Mabon Mini-Harvest

Had a small bottling session tonight, just to get me through the weekend:

The big bottle in the middle is for a medieval party I’m attending this weekend. In addition, my band has a gig this weekend, so I’m sure I’ll bring a few up there. I love the clear bottle, 3rd from the left. It has raspberry mead, which turned out great and beautifully clear.

These are also the first labels with the new logo…. I think I need to brighten it up just a tad but I love it!

Mabon Moonlight Mugwort Mead

A shaman friend of mine, who also has the most infectious laugh I know (I do not think this is a coincidence), swears by mugwort. I remember him bringing a huge, 6′ tall smudge stick he had made out of mugwort to a large gathering a few years back and speaking with great respect, almost awe, of its herbal properties. Indeed, that was one of the best gatherings I remember.

When I was visiting him one day, I mentioned that I was using herbs other than hops to brew with. He told me I had to try a mugwort brew, and he gave me a couple ounces of dried mugwort he’d harvested in the wild.

I was waiting for the right time to brew with it, because I wanted to treat it with the respect a directive from a shaman deserves. Tonight is Mabon, the fall equinox, and is very near a full moon. Seems like as good a time as any.

There are many interesting things about Artemisia vulgaris, or Mugwort:

  • Mugwort is one of the nine herbs invoked in the pagan Anglo-Saxon Nine Herbs Charm, recorded in the 10th century in the Lacnunga.
  • Much used in witchcraft, mugwort is said to be useful in inducing lucid dreaming and astral travel/astral projection. Consumption of the plant prior to sleeping is said to increase the intensity of dreams, the level of control, and to aid in the recall of dreams upon waking.
  • Mugwort is called chornobylnik in Ukrainian, and has given its name to the abandoned city of Chernobyl.
  • Mugwort has been used as a digestive aid and stimulant for ages.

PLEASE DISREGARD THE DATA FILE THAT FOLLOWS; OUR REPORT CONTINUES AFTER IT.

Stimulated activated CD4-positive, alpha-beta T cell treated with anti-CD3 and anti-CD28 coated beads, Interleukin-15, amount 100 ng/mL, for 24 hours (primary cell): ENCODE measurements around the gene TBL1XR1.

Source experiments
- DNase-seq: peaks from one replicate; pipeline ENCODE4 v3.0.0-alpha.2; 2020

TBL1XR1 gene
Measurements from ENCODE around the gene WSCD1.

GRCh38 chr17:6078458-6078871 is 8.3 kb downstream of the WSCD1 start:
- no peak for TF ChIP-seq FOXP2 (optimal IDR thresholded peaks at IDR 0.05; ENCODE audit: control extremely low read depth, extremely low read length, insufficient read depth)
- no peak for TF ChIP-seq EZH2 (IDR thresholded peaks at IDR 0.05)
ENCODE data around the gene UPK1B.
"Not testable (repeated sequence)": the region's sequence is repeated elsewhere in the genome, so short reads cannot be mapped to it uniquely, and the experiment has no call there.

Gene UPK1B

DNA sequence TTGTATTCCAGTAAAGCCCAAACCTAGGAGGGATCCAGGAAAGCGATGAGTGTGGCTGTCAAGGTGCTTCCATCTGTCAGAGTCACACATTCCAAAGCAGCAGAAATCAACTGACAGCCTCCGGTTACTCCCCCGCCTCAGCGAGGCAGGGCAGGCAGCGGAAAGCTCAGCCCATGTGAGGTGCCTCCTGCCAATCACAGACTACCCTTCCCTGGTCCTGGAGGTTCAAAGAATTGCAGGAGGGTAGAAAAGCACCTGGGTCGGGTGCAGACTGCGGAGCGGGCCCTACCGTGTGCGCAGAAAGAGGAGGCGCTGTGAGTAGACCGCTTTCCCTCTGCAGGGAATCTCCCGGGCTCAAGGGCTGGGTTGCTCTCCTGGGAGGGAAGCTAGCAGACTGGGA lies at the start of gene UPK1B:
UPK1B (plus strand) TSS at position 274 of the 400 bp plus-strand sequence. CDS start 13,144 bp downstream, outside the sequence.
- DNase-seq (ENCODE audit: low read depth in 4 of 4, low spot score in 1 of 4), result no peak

I began by boiling 2 gallons of water, and I added about 2 ounces of the mugwort, continuing to simmer for about 15 minutes. I then turned off the heat, and added a sumac drupe. I stirred the infusion well, and let it sit for several hours until it cooled off to about 90 degrees. I did NOT use chaga in this mead, which is the first time in a while I have not done so.

From there, I used this tea as the base for my mead, using my standard mead recipe with 13 cups of honey (which somehow seemed appropriate). I’ve been wanting a bit drier meads as of late, and this should fit the bill.

Also, for the first time in a long time I took a hydrometer reading, and got 17% alcohol potential.

It has a rich, yellow-brown color:

Perhaps in a few months, I’ll be more active in dreamspace….

UPDATE: The autumnal equinox was about 90 minutes ago. The carboy spent the moment of the equinox (and still is) outside, bathing in the full moon light, the harvest moon.

UPDATE 12/12: Just racked it. This took a long time to ferment, probably because of the reduced temperatures. WOW! It’s delicious, a wonderful herbal mead. Potent, too. The final hydrometer reading is 3%, which means this mead is 14% alcohol.

As you can see, the mead is already somewhat clear:

Here’s the label for this batch:

Dry Vanilla Peach Mead

A friend of a friend hooked me up with some beautiful local peaches that were extremely ripe. I thought a Dry Vanilla Peach mead would be fantastic.

I wasn’t quite ready to brew with them when I got the peaches a few weeks ago, so we chopped them up (just enough to get the pits out) and froze them.

I used my standard mead recipe, with a few modifications:

  • I only used 3/4 gallon of honey (12 cups). This should result in the dryest mead I’ve yet made; I think the vanilla and peach flavors will offset the dryness nicely. At the very least, this will give me a new benchmark.
  • My liquid base was a chaga decoction, as usual made with mountain spring water I gathered myself, and wild-harvested chaga. I also used a Sumac infusion but I only used 1 drupe, and I let it steep for only a few hours. I’ve tasted the first 2 batches of mead made with sumac and while they are excellent, the tannin flavor of the sumac might be a bit too strong, so I backed off a bit.
  • I added 1 Tablespoon of ground raw, wildcrafted, vanilla beans. Obviously, vanilla is known in the west primarily for its flavor, but in addition to being one of the most exotic (and take for granted) flavors the world has known, “the mythology of the pre-Columbian Totonac tribe (who resided in what is now Mexico) refers to vanilla as an aphrodisiac.” This of course is right in line with what a good mead should be.
  • I whizzed 2 quarts, maybe a little more, of fresh local peaches, skins and all, in the vitamix, and strained it into the must. In retrospect I’m not sure straining was necessary since there was very little matter left in my strainer at the end. Better safe than sorry.
  • I heated the must a bit for the first time in a long time, mostly because the weather is cooling off quite a bit. I’m sure it never got anywhere near 90 degrees, but the honey did completely dissolve.

The result is a gorgeous, deep brown color: